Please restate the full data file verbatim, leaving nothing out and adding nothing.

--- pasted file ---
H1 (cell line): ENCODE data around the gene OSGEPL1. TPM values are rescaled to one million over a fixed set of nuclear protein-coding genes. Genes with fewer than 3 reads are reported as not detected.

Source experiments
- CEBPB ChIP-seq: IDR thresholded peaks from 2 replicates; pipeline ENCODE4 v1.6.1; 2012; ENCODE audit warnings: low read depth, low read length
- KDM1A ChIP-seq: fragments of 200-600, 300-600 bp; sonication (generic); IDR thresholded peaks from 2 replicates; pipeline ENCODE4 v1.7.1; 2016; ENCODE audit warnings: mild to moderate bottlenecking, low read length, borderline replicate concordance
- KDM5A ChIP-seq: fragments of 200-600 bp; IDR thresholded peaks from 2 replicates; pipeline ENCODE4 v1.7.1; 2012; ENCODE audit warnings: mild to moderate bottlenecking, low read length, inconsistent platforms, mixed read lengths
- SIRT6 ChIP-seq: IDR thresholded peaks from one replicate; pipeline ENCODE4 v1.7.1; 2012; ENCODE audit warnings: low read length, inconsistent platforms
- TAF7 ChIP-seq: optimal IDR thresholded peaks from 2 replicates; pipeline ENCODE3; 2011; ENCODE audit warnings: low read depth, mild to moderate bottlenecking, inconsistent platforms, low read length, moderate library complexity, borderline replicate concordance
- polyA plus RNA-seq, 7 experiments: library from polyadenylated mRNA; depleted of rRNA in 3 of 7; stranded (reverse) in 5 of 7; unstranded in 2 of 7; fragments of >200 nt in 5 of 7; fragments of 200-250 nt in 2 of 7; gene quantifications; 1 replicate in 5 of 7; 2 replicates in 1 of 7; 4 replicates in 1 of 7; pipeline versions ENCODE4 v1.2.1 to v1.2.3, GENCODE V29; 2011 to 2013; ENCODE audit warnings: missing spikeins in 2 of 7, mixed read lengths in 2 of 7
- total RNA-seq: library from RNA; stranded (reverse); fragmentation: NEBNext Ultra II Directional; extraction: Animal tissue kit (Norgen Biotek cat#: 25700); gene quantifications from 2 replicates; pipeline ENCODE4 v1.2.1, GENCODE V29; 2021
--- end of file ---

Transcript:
H1 (cell line): ENCODE data around the gene OSGEPL1. TPM values are rescaled to one million over a fixed set of nuclear protein-coding genes. Genes with fewer than 3 reads are reported as not detected.

Source experiments
- CEBPB ChIP-seq: IDR thresholded peaks from 2 replicates; pipeline ENCODE4 v1.6.1; 2012; ENCODE audit warnings: low read depth, low read length
- KDM1A ChIP-seq: fragments of 200-600, 300-600 bp; sonication (generic); IDR thresholded peaks from 2 replicates; pipeline ENCODE4 v1.7.1; 2016; ENCODE audit warnings: mild to moderate bottlenecking, low read length, borderline replicate concordance
- KDM5A ChIP-seq: fragments of 200-600 bp; IDR thresholded peaks from 2 replicates; pipeline ENCODE4 v1.7.1; 2012; ENCODE audit warnings: mild to moderate bottlenecking, low read length, inconsistent platforms, mixed read lengths
- SIRT6 ChIP-seq: IDR thresholded peaks from one replicate; pipeline ENCODE4 v1.7.1; 2012; ENCODE audit warnings: low read length, inconsistent platforms
- TAF7 ChIP-seq: optimal IDR thresholded peaks from 2 replicates; pipeline ENCODE3; 2011; ENCODE audit warnings: low read depth, mild to moderate bottlenecking, inconsistent platforms, low read length, moderate library complexity, borderline replicate concordance
- polyA plus RNA-seq, 7 experiments: library from polyadenylated mRNA; depleted of rRNA in 3 of 7; stranded (reverse) in 5 of 7; unstranded in 2 of 7; fragments of >200 nt in 5 of 7; fragments of 200-250 nt in 2 of 7; gene quantifications; 1 replicate in 5 of 7; 2 replicates in 1 of 7; 4 replicates in 1 of 7; pipeline versions ENCODE4 v1.2.1 to v1.2.3, GENCODE V29; 2011 to 2013; ENCODE audit warnings: missing spikeins in 2 of 7, mixed read lengths in 2 of 7
- total RNA-seq: library from RNA; stranded (reverse); fragmentation: NEBNext Ultra II Directional; extraction: Animal tissue kit (Norgen Biotek cat#: 25700); gene quantifications from 2 replicates; pipeline ENCODE4 v1.2.1, GENCODE V29; 2021